ahhhh, the Pink Floyd…my oldest child is now 37 years old…when i was a younger man and dating his mother we where at a friends house and we smoked some pot got high and excused ourselves to the nearby bedroom…..we turned on the turntable put on the new release Dark side of the moon album and had a very memorable time…9 months later our son was born and to this day he also loves pink Floyd and we often speak of the band and the members…i belive the band will live on forever! I can only hope so

  7. June 5th, 2012 at 7:16 pm


    We will miss the fantastic sounds that Rick produced with the keyboards. I will always get the chills listening to Pink Floyd music.

  8. June 7th, 2012 at 5:39 am


    well i am a kid, only 25 yrs old ! for past 7 years i hv been listening to PF, i know quiet a lil time .. but i feel godly , i feel divine .. RIP rick..

  9. December 13th, 2012 at 4:10 pm

    Roger Cox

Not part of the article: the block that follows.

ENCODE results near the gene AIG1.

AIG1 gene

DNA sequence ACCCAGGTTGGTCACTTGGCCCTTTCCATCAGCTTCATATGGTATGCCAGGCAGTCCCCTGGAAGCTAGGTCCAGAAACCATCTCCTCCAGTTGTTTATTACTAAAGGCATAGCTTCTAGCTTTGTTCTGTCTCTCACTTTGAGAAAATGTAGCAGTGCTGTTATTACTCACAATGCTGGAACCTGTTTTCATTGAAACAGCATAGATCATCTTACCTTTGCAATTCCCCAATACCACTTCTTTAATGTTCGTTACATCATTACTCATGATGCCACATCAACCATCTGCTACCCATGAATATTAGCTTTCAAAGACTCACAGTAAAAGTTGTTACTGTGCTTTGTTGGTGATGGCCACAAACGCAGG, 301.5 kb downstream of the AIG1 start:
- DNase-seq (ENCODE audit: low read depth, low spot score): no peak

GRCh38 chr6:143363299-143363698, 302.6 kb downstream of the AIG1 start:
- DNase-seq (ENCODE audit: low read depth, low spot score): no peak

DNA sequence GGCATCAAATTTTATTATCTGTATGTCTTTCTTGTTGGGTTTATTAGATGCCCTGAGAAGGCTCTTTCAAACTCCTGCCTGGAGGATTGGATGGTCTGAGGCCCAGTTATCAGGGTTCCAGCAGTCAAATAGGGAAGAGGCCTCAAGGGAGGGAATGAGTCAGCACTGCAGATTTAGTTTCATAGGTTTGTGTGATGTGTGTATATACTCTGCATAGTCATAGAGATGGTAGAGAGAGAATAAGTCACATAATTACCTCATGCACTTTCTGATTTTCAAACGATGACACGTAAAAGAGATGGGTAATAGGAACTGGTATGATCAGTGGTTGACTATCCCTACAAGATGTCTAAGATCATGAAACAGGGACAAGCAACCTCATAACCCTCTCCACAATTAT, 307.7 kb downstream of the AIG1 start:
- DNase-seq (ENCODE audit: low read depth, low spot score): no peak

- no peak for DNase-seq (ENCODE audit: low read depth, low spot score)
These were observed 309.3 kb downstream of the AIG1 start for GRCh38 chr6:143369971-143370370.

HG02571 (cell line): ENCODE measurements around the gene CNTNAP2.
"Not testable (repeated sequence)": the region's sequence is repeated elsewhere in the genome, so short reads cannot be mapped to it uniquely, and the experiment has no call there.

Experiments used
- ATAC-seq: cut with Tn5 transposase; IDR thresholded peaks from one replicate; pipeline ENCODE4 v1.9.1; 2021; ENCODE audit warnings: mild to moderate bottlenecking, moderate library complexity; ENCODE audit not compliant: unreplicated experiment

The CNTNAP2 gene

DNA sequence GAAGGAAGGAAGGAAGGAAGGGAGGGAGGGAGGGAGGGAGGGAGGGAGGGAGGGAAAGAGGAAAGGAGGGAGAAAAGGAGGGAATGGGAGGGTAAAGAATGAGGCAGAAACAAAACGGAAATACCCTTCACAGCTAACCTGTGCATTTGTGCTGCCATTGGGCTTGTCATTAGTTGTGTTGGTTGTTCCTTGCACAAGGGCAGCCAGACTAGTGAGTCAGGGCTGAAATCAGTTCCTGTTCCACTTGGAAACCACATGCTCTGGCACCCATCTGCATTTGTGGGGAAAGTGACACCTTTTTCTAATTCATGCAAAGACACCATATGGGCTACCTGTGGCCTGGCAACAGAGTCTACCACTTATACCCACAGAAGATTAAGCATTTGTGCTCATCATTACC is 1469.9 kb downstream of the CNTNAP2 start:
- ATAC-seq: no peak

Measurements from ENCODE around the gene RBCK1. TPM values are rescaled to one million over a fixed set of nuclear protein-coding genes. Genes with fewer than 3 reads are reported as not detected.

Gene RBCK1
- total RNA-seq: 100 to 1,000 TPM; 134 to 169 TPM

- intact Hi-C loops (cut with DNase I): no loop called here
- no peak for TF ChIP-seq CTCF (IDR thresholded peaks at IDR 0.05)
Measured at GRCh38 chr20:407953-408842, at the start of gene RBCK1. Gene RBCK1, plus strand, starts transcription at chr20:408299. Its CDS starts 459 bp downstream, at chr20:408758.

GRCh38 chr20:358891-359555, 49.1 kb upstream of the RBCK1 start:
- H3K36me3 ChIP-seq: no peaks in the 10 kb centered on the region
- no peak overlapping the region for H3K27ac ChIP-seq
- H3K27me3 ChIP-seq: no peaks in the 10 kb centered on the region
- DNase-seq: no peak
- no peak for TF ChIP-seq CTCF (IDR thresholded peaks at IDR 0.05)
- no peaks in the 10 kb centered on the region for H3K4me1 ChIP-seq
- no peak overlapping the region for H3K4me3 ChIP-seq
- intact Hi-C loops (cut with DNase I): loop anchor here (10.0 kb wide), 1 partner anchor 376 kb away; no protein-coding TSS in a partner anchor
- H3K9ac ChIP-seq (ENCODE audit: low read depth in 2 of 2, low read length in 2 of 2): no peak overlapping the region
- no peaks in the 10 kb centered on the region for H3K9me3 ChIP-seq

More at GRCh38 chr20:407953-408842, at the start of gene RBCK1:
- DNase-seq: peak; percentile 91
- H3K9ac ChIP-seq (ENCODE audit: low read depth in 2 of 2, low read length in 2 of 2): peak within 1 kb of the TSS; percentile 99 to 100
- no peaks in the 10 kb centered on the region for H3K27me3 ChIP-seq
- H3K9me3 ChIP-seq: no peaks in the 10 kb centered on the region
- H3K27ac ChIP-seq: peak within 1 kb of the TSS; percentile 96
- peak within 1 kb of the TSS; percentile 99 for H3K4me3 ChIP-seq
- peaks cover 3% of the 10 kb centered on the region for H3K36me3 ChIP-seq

Sure wish I had a Farfisa Oran rigged the way Richard had his done. That was a magical sound

  10. November 25th, 2013 at 7:48 pm

    Tim McWilliam

    You often wonder what pink floyd would have been like without Richard , his body of work will definitely influence many future musicians and thanks to our digital age it will live on .

  11. January 22nd, 2014 at 3:08 pm


    You are still missed, Rick.


  12. October 16th, 2014 at 5:15 pm


    Richard Wright!!

    So humble, innovative and genuine, its obvious when you listen to Dark side of the moon and wish you were here; you can clearly hear Richard Wrights influence and contributions.

    Note the two best albums Pink Floyd ever produced.